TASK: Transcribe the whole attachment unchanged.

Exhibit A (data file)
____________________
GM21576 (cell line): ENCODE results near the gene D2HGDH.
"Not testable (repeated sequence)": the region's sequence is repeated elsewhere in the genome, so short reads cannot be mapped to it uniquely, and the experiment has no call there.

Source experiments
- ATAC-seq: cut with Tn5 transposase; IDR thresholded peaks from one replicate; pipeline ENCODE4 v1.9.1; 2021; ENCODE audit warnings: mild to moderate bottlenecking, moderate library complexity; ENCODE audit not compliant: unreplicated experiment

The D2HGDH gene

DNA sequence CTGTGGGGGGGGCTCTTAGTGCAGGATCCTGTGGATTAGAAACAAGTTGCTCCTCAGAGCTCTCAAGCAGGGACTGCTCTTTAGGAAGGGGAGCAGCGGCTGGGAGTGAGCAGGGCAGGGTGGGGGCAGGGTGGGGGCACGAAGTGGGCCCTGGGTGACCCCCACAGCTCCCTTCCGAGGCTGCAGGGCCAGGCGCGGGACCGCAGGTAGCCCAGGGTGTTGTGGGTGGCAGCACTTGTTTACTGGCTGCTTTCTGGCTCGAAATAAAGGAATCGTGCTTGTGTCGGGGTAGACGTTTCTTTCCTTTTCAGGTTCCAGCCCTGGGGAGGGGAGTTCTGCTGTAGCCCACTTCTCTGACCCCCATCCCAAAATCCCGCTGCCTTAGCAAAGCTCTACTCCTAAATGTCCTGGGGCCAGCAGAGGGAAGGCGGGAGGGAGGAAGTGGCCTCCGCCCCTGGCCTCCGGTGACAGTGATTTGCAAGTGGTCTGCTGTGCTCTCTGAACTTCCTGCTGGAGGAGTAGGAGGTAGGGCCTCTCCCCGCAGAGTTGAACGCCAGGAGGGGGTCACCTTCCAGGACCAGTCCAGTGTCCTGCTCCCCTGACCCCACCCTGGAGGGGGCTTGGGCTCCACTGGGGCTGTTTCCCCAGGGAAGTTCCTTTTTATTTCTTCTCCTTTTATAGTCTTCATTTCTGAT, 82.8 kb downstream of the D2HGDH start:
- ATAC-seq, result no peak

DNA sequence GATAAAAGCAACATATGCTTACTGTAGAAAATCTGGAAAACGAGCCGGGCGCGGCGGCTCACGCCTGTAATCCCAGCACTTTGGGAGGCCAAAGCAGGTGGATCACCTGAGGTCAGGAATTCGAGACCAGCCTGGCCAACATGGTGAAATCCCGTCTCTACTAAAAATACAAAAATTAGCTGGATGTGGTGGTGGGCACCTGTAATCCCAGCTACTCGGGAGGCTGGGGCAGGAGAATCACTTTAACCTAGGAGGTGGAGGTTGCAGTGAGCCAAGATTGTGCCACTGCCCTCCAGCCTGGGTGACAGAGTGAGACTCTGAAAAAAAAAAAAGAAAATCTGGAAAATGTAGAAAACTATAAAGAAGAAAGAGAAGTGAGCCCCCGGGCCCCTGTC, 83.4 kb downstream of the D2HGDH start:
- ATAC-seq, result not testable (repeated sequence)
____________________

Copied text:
GM21576 (cell line): ENCODE results near the gene D2HGDH.
"Not testable (repeated sequence)": the region's sequence is repeated elsewhere in the genome, so short reads cannot be mapped to it uniquely, and the experiment has no call there.

Source experiments
- ATAC-seq: cut with Tn5 transposase; IDR thresholded peaks from one replicate; pipeline ENCODE4 v1.9.1; 2021; ENCODE audit warnings: mild to moderate bottlenecking, moderate library complexity; ENCODE audit not compliant: unreplicated experiment

The D2HGDH gene

DNA sequence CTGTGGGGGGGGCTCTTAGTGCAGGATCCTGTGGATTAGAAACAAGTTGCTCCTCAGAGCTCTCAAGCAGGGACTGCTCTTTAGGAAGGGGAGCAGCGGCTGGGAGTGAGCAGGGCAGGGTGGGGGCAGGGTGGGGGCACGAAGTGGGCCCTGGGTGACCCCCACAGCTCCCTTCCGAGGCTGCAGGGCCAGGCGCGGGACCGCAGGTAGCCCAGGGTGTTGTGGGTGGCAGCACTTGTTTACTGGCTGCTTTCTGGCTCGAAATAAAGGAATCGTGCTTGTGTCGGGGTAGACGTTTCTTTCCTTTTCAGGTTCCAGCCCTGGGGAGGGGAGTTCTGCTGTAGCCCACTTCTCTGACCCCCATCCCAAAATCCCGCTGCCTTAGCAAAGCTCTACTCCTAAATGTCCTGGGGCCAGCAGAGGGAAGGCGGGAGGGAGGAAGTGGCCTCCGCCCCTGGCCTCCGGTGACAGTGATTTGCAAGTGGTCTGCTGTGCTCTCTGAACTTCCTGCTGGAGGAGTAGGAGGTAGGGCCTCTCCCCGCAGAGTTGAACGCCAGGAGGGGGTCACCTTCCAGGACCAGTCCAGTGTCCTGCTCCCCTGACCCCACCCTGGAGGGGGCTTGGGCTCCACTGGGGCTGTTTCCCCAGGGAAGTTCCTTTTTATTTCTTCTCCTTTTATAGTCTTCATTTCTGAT, 82.8 kb downstream of the D2HGDH start:
- ATAC-seq, result no peak

DNA sequence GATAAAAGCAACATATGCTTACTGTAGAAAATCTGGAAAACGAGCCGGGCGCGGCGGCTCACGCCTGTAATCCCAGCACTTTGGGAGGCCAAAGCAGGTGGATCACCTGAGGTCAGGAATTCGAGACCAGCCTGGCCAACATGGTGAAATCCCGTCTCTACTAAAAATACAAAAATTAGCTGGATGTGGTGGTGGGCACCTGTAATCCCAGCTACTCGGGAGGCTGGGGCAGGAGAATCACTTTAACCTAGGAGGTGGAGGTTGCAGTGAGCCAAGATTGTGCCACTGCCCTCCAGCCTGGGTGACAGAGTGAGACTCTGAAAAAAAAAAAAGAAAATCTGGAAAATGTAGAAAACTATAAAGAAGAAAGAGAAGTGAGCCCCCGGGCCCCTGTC, 83.4 kb downstream of the D2HGDH start:
- ATAC-seq, result not testable (repeated sequence)